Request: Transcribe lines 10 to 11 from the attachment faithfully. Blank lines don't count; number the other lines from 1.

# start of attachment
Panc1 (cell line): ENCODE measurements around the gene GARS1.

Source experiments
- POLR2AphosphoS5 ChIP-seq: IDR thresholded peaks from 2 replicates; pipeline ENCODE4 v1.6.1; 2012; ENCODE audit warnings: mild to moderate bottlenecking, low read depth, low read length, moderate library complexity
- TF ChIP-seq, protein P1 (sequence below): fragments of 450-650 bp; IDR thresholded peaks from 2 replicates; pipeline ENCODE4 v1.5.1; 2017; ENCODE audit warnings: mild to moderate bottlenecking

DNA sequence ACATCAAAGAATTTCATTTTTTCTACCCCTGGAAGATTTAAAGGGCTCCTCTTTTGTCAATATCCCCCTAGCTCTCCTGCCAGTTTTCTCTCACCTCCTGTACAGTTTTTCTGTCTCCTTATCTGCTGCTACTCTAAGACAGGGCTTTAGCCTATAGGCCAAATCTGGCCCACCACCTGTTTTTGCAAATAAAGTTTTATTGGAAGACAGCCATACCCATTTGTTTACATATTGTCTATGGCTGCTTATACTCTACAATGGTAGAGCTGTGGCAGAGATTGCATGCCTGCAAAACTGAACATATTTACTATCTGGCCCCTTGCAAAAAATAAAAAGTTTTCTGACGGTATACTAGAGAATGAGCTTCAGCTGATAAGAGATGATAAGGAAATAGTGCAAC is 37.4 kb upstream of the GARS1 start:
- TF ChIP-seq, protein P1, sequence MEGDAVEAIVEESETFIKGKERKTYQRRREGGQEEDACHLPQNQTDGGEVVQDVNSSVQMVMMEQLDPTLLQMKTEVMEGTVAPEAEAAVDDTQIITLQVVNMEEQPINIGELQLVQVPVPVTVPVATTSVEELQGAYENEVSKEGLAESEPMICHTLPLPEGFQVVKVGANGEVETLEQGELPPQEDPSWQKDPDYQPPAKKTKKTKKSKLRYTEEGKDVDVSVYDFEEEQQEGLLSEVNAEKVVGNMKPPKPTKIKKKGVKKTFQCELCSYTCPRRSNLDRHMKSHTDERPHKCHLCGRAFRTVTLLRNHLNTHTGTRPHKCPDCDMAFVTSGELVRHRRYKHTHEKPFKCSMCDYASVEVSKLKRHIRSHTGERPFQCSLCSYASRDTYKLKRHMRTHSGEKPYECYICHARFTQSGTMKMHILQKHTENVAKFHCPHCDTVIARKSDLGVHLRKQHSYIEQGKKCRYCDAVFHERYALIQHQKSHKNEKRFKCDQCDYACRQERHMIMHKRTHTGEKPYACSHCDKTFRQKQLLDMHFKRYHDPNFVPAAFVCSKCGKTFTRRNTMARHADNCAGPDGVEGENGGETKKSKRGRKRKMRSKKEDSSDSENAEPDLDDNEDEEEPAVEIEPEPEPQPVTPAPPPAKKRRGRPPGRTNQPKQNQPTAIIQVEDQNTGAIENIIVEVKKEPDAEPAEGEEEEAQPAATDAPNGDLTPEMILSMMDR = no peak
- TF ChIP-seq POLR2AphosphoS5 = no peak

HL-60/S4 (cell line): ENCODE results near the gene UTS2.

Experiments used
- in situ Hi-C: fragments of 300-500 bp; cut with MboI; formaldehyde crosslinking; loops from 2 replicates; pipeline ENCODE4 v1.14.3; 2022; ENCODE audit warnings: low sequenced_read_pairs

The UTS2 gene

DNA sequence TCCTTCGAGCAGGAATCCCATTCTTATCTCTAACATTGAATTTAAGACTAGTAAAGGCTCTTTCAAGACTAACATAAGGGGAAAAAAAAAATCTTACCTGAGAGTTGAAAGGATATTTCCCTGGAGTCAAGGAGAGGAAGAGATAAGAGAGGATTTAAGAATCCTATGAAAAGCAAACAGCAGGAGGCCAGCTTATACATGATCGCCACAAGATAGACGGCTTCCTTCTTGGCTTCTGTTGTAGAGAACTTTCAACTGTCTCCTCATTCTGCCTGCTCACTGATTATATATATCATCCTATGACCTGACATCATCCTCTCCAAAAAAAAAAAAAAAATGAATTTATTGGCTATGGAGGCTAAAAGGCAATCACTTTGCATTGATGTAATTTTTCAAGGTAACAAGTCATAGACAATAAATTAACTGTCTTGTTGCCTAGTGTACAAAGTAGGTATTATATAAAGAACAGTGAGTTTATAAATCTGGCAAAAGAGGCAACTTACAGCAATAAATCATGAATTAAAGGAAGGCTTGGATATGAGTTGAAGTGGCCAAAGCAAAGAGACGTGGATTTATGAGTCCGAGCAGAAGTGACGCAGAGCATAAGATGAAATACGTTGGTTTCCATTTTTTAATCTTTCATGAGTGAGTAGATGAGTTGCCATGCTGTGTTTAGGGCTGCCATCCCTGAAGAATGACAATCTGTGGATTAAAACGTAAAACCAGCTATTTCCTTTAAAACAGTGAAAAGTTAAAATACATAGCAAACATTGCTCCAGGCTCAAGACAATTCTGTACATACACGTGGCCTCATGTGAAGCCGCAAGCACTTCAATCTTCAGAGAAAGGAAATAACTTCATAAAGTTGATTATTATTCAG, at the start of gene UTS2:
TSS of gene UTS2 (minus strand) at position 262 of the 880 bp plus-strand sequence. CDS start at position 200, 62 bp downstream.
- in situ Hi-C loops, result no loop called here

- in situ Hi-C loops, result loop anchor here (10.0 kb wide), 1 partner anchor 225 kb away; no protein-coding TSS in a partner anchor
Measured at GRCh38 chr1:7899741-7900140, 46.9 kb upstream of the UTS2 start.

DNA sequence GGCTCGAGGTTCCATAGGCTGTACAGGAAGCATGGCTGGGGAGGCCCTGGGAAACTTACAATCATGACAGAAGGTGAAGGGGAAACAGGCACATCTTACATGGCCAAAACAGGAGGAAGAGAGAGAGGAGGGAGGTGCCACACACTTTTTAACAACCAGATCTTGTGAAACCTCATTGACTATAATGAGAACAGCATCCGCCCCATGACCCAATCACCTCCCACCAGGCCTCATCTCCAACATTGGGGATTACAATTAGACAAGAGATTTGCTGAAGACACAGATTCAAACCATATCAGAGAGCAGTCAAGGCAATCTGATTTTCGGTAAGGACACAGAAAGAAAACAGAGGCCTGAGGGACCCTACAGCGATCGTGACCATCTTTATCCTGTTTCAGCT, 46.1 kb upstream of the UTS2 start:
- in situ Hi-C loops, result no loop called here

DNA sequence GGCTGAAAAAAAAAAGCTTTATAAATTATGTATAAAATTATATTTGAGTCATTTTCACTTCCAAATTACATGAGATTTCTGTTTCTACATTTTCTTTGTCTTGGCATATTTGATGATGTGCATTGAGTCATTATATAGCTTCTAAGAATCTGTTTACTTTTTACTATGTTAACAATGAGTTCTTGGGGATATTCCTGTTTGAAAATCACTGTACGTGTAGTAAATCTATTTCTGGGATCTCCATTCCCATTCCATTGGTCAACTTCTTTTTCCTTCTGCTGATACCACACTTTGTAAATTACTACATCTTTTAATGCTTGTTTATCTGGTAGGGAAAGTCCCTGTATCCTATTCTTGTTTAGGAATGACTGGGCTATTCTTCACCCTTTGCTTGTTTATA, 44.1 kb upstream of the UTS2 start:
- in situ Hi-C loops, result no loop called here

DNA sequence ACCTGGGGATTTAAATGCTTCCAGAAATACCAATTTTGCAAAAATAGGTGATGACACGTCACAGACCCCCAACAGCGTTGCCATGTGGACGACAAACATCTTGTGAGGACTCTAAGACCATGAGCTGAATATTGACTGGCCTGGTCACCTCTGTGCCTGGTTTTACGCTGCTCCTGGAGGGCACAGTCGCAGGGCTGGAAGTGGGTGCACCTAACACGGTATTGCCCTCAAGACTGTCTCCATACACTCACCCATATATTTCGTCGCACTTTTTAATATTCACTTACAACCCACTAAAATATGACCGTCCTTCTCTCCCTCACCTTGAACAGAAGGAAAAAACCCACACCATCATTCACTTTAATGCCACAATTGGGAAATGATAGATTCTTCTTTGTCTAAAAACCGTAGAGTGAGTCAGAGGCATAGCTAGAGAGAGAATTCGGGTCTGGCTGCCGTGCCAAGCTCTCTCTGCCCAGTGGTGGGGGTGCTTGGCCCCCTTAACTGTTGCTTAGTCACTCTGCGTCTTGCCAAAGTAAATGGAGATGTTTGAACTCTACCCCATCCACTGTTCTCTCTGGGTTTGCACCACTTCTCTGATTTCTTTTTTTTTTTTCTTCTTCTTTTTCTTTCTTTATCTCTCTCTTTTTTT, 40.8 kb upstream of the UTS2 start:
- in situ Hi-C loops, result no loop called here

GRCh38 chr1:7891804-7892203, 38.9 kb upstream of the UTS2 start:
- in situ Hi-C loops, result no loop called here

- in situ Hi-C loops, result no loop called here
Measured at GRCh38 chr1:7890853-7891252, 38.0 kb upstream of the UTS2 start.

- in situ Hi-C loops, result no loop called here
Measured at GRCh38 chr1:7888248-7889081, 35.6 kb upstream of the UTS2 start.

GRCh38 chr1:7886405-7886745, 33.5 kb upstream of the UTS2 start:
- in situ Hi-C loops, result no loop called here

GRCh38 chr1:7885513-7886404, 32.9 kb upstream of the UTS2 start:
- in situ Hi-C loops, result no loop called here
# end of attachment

- in situ Hi-C: fragments of 300-500 bp; cut with MboI; formaldehyde crosslinking; loops from 2 replicates; pipeline ENCODE4 v1.14.3; 2022; ENCODE audit warnings: low sequenced_read_pairs

The UTS2 gene